A few months ago, at the close of a two-day Siemens media and analyst event, Brenda Discher was asked for a summary of the presentations and the overall software strategy moving forward. Discher, Siemens Digital Industries Software senior VP for strategy and marketing, pointed to the low-code, app development capabilities of Mendix, which Siemens acquired two years ago.
“At the core of our strategy for what we’re delivering on cloud, we now have extended and expanded Mendix. [When] we acquired Mendix, they primarily targeted financial and insurance institutions. And by all means, [it was the] leading application development platform, recognized by many of you on this call. Since joining Siemens, we’ve now expanded it – it’s the core of all of our cloud offerings. And as a result of the development community and the ecosystem, that particular business has passed one hundred million dollars in annual recurring revenue, which is a pretty significant milestone. So that’s takeaway number one: Mendix is the core. It’s a recognized leading low-code platform and it delivers experiences on any cloud, any platform, mobile or desktop device, or browser.”
In short, add the industrial sector to the list of where low-code is making its mark.
The list of potential low-code benefits is long and well known by now — oversubscribed IT departments; demand for apps that exceeds the supply of developers; and a need to be more nimble in responding to expectations of customers and employees, both of whom increasingly expect the convenience of automation and apps anywhere manual processes remain in workflows.
Of particular interest at Siemens, the world’s No 1 industrial software company, is how low-code allows for flexible modification of its portfolio. This flexibility helps both traditional customers and an expanding array of possible users, from high school students to startups.
The idea that Siemens belongs in any discussion about low-code, cloud/SaaS and IoT/edge, or even software in general, may cause a double-take. So here’s some brief context on code at a company that predates the invention of software by 100 years.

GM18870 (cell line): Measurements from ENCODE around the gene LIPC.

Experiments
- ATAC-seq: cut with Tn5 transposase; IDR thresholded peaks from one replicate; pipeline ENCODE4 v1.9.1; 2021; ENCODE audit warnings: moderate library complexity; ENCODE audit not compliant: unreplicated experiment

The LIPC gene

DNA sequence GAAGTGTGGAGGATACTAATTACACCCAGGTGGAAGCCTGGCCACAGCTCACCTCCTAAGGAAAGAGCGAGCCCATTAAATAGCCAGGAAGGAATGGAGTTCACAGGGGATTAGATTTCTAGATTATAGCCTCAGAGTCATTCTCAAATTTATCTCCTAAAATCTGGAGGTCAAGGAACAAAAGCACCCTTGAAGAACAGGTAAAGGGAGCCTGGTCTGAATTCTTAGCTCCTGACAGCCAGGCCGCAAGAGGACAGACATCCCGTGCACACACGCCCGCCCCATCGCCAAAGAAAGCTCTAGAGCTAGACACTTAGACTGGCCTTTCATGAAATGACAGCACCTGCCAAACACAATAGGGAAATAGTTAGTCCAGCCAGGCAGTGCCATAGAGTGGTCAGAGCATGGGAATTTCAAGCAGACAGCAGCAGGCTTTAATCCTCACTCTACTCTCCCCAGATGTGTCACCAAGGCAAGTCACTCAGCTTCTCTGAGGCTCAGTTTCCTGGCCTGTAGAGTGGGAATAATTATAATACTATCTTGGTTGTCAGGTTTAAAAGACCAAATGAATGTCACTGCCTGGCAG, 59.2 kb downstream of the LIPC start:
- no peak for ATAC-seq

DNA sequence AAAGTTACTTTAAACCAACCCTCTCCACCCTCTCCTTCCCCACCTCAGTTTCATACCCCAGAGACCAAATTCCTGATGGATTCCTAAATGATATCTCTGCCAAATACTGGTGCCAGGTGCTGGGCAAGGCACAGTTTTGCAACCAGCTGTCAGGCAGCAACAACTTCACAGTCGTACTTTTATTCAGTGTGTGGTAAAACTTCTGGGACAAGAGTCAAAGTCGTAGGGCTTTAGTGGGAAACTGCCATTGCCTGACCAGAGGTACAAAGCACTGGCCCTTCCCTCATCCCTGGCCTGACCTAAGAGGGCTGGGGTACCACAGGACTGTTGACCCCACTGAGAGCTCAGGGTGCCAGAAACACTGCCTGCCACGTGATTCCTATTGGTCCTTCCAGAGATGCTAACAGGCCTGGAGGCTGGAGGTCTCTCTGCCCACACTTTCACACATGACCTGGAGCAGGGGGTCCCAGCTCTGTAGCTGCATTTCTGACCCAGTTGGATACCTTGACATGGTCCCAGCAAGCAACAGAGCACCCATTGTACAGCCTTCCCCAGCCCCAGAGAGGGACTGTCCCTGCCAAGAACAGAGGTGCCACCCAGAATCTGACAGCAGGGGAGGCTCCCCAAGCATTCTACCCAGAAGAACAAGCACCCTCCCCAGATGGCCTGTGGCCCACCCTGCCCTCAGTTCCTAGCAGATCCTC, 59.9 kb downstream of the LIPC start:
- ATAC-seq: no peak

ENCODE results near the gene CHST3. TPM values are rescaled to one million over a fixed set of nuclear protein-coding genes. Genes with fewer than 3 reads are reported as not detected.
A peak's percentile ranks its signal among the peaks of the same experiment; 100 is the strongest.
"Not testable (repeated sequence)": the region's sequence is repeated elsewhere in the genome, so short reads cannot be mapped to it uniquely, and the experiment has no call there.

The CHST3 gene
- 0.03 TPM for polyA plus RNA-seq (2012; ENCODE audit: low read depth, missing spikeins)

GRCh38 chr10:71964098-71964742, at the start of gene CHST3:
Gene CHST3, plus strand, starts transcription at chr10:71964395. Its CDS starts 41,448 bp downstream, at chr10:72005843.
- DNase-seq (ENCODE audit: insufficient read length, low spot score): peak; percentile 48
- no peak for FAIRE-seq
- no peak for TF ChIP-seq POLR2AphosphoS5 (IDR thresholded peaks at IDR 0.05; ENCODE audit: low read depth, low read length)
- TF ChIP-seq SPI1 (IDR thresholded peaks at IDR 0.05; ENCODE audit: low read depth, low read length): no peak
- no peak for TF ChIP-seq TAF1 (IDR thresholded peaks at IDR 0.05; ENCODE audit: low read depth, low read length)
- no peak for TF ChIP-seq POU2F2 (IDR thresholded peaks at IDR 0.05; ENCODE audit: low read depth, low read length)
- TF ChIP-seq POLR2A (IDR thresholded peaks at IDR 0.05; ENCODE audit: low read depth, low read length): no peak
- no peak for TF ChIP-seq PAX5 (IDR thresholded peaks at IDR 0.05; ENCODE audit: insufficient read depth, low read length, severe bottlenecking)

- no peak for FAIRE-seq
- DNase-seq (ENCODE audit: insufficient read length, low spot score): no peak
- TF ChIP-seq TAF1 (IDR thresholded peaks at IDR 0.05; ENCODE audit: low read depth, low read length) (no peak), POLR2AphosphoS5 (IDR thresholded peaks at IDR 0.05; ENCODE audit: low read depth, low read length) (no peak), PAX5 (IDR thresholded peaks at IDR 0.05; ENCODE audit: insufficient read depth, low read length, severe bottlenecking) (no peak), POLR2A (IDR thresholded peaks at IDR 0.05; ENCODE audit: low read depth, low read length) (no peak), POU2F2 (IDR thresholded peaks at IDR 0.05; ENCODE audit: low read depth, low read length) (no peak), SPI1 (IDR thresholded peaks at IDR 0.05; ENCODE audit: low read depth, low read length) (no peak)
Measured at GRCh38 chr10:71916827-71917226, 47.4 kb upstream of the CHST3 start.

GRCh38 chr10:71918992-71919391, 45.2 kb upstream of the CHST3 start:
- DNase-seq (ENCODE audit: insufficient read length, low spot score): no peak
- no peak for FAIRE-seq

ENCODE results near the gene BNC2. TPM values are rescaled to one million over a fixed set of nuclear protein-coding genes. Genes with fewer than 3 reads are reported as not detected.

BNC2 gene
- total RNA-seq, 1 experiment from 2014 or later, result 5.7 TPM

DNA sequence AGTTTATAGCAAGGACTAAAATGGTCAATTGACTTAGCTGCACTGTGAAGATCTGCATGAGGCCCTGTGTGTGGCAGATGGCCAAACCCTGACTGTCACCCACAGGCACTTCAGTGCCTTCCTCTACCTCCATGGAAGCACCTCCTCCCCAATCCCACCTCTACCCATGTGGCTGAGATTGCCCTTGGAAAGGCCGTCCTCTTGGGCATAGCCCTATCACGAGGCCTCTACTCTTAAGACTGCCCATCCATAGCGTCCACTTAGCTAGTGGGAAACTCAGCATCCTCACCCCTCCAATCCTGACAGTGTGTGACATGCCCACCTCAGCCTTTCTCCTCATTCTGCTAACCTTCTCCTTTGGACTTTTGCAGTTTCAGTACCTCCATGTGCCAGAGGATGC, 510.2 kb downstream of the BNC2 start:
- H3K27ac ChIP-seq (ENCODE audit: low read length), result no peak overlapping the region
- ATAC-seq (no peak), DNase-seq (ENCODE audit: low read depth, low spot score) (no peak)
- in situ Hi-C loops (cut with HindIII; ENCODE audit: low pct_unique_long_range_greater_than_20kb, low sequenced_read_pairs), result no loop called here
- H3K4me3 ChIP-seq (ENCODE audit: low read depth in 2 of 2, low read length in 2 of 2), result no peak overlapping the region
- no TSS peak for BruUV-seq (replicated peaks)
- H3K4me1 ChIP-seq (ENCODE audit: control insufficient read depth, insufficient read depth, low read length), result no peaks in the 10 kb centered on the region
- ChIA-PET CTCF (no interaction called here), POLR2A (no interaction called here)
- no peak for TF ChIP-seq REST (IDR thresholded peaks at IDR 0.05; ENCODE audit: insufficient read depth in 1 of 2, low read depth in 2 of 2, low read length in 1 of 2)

Software at Siemens
Siemens Digital Industries Software represents the lion’s share of the Siemens software business, which has grown substantially in recent years, in part due to M&A. Total software acquisitions over roughly the last 13 years top $11 billion and the company is now a top 10 software company in terms of revenue.
Though its history is in product lifecycle management, the Siemens Digital Industries Software portfolio now includes electronic design automation for computer chips, manufacturing operations management, and IoT and low-code app development.
The software story is just a piece, albeit an important one, of a multiyear transformation at Siemens, involving spinoffs of the medical technology and energy businesses, and a new emphasis on the digital transformation of industry, infrastructure and mobility.
With the completion of the Siemens Energy AG spinoff, a now smaller Siemens AG will have 241,000 employees worldwide and annual revenues of €44 billion ($52B), orders of magnitude common to only a handful of global tech companies. The latest capital market day presentation in early September included a two-column list of why the spinoff is mutually beneficial and will help focus resources. Number 1 in the Siemens AG column: expand leading position and invest in digitalization.
At Siemens Digital Industries Software, that goal manifests in an ongoing effort to help customers use a software portfolio – Xcelerator – to deal with complexity and address technical challenges, mostly in industrial settings. Among such challenges:
- How to represent a digital twin of real-world products and processes?
- How to flexibly adapt workflows and meet demands for customization?
- How to tap open ecosystems and industrial network effects?
The digital twin
Let’s start with the digital twin, a topic that doesn’t get much love in the Valley. (This from an experiment with searching articles on TechCrunch: 13,000 results for ‘cloud,’ 1,300 for ‘IoT’ and just 12 for ‘digital twin.’)
Digital twin is shorthand for creating virtual doubles of products, processes, manufacturing facilities and even cities. The benefit, most pronounced when linked via feedback loops to what’s happening in the real world, is the ability to constantly calibrate and optimize everything done by the industrial sector.
There are no end to think pieces about the basic building blocks of modern computing – better-faster-cheaper processing power and storage, and an accelerating proliferation of connected network nodes. But note that this architecture is only brought to life by what can be done with it. For consumers, that’s endlessly new ways to communicate, shop, work, get around, be entertained, and – relevant this summer on the West Coast, monitor the skies as wildfires rage – all via smartphones. For industry, the digital twin is a big part of what animates compute-store-connect capabilities. If there was an app store for industry, the digital twin category would be prominent.
The digital twin is more than just a mirror. It’s also a means of fostering new connections across disconnected domains, and of being responsive to real-world changes, which now can be measured in real-time and in an extraordinary detail thanks to the rise of various sensing technologies and cheap edge processing.
Here’s Siemens Digital Industries Software President and CEO Tony Hemmelgarn at the #SiemensMAC2020: